PROJECT NAME: Kentucky Communities and Researchers Engaging to Halt the Opioid Epidemic (CARE2HOPE)
GRANT ID: National Institutes of Health, UG3-DA044798
PROJECT DATES: 8/15/2017–7/31/2019
DESCRIPTION: The proposed project will employ community/academic partnerships to build effective, evidence-based, community-grounded public health responses to combat the intertwined epidemics of heroin and non-medical prescription opioid injecting, overdoses, and HCV, and imminent HIV outbreaks, in 12 of the hardest hit rural counties in the US. Located in Central Appalachian Kentucky, 10 of the 12 counties are in the top 5% for HIV/HCV vulnerability in the US. 

M-PIs: April Young and Hannah Cooper 
PROJECT NAME: Novel methods for research on young rural opioid users at risk of HIV, HCV & OD
GRANT ID: National Institutes of Health, R21-DA042727
PROJECT DATES: 7/28/2016–7/27/2018
DESCRIPTION: The overarching aim of this mixed-methods study is to lay the foundations to launch a new generation of high-impact multilevel research and interventions into how risk environments influence NMPO and heroin use; injecting transitions; and HIV, hepatitis C, and overdose risk among young adults in multiple US rural counties. The study aims to develop and test the feasibility of using (a) WebRDS, a virtual form of respondent-driven sampling, and (b) a virtual eligibility screener to create a sample (N=200) of young adult opioid users in a rural epicenter of NMPO use, heroin use, and related harms. The study will also create and validate novel survey-based and virtual geospatial measures of features of rural risk environments, and develop and pilot (a) an internet survey of the rural risk environment; drug use patterns; HIV and HCV risk; and OD risk and occurrence and (b) a system of at-home HIV testing.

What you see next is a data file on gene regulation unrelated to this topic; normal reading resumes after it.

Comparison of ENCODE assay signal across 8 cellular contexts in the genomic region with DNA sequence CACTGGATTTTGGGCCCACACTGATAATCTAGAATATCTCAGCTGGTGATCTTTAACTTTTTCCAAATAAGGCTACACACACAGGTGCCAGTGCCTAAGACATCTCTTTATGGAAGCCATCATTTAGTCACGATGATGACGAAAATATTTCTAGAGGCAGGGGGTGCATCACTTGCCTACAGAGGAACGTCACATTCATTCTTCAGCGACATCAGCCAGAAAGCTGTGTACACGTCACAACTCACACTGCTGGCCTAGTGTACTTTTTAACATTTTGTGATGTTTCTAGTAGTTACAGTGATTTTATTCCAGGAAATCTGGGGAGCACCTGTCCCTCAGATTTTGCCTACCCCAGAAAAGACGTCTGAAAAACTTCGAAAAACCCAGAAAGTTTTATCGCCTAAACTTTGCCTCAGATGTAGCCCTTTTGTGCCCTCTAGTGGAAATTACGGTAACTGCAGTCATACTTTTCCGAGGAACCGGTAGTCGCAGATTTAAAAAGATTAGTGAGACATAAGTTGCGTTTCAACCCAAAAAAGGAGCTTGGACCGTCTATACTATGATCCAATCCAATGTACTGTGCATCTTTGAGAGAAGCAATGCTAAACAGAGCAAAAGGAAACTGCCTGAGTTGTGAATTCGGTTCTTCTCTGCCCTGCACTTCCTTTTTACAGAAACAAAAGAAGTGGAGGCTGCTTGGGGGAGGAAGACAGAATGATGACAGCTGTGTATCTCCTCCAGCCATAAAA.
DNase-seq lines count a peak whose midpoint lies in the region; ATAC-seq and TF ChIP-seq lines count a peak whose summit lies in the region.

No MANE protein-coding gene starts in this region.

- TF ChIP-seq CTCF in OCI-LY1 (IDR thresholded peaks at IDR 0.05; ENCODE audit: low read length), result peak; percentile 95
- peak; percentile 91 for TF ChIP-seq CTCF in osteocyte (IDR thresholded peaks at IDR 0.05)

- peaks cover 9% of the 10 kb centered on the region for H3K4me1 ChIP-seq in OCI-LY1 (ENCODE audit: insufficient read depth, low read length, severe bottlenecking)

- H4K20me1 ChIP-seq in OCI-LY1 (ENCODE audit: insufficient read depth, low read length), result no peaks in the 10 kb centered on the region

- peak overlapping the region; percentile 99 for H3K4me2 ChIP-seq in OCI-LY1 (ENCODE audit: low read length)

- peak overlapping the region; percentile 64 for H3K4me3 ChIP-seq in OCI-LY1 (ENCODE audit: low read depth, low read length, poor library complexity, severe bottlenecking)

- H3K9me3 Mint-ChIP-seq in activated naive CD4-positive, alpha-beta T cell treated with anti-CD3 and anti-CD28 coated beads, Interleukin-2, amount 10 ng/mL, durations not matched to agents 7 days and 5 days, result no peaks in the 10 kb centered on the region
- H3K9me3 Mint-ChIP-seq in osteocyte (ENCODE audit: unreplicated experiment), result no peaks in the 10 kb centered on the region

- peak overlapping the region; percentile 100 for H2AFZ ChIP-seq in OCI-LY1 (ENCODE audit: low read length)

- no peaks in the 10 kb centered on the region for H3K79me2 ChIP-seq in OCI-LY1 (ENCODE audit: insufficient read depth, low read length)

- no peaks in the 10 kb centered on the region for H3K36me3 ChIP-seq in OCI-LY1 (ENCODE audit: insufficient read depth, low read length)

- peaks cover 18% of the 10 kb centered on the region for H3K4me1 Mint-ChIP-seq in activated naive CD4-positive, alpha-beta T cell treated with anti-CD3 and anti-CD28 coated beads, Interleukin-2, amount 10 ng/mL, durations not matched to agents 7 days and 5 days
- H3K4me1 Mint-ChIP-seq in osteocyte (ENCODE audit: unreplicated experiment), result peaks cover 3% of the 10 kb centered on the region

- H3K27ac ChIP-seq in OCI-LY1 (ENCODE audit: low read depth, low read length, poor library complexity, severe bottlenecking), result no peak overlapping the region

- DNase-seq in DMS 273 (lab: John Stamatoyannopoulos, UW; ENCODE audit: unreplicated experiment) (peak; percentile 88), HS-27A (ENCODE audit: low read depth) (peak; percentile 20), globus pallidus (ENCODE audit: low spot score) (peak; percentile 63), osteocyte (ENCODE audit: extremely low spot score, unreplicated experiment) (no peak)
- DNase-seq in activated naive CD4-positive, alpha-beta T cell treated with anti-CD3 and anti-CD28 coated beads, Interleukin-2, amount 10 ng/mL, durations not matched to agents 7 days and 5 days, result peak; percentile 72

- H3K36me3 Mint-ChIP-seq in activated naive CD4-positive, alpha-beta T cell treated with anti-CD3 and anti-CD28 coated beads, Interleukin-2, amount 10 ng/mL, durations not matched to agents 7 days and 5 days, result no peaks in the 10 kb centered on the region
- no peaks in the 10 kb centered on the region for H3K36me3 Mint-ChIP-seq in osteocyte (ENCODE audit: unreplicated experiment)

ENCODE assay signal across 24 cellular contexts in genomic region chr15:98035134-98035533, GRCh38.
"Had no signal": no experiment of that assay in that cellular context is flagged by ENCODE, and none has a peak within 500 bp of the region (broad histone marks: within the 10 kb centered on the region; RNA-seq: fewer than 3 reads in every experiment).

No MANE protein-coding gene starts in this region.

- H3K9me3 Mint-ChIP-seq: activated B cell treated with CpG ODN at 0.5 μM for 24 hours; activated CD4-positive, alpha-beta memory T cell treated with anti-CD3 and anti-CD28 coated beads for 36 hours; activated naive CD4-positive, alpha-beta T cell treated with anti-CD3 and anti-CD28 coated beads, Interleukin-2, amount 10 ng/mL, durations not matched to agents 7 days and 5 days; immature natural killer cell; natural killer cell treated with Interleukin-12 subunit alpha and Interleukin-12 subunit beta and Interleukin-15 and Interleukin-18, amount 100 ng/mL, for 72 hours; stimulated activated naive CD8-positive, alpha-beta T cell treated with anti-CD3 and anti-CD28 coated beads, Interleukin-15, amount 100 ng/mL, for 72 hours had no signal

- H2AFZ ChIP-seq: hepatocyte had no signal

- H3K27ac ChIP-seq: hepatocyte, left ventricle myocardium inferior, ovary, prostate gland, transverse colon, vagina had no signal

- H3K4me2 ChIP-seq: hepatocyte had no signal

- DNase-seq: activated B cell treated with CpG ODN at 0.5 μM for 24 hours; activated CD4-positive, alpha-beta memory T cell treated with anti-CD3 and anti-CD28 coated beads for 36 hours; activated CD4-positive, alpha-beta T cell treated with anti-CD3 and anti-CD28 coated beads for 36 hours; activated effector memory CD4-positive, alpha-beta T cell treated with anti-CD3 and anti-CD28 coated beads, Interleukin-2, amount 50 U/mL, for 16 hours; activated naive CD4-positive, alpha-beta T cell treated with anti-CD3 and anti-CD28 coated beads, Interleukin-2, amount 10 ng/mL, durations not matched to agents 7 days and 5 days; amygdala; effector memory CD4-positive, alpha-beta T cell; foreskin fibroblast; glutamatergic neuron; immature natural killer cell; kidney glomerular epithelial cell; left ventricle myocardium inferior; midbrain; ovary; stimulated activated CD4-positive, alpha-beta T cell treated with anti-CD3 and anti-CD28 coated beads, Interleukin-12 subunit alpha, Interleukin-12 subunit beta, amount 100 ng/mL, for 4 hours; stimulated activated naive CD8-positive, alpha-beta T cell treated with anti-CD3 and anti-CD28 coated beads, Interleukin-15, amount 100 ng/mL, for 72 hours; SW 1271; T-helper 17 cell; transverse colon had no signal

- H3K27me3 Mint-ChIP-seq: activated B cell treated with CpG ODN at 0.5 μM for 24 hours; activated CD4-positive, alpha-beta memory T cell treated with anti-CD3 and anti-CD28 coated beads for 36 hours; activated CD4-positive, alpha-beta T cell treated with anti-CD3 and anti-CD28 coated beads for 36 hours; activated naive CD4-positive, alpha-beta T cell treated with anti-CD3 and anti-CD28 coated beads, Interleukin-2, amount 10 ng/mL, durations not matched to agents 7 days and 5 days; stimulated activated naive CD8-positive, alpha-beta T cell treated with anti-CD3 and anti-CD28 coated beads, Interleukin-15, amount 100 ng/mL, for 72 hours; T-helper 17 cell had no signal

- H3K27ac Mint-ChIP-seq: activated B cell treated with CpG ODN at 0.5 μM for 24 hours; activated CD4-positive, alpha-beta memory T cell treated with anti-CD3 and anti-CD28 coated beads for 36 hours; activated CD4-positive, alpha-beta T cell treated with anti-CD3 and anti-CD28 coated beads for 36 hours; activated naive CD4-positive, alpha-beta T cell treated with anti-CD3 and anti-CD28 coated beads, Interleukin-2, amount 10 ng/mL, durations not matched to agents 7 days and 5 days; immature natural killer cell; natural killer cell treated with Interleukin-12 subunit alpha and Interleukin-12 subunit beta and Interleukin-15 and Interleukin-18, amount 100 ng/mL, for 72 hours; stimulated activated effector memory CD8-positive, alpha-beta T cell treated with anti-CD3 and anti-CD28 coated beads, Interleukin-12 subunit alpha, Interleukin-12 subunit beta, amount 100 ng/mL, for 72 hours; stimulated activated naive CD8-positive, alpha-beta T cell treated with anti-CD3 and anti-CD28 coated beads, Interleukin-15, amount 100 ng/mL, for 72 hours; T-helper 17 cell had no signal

Matthew L. Bush

PI: Matthew L. Bush
PROJECT NAME: Promoting Early Diagnosis of Congenital Hearing Loss Through Patient Navigation
GRANT ID: National Institutes of Health, K23-DC014074
PROJECT DATES: 3/1/2015–2/28/2019
DESCRIPTION: Hearing loss affects millions of adult and pediatric patients and can impair communication, education, employment, and quality of life. Deaf and hard of hearing individuals may lack the knowledge, resources, and/or community infrastructure to obtain timely diagnosis and treatment. Dr. Bush leads a trans-disciplinary multi-institutional team in developing innovative interventions to improve diagnosis and treatment of hearing loss. This team has a diversity of experts from audiology, speech language pathology, behavioral science, public health, biostatistics, healthcare policy and economics, local community partnerships and the Kentucky Cabinet of Health and Family Services and have successfully conducted clinical trials involving behavioral interventions within vulnerable populations.


Roberto Cardarelli

PI: Roberto Cardarelli
PROJECT NAME: Lung Cancer Screening Implementation in a Vulnerable Appalachia Community
PROJECT DATES: 01/2016-12/2019
DESCRIPTION: The goal of this project is to disseminate and implementing lung cancer screening and tobacco cessation program in NE Appalachia across a spectrum of learners and within the integrated clinic systems associated with St. Claire Regional Medical Center.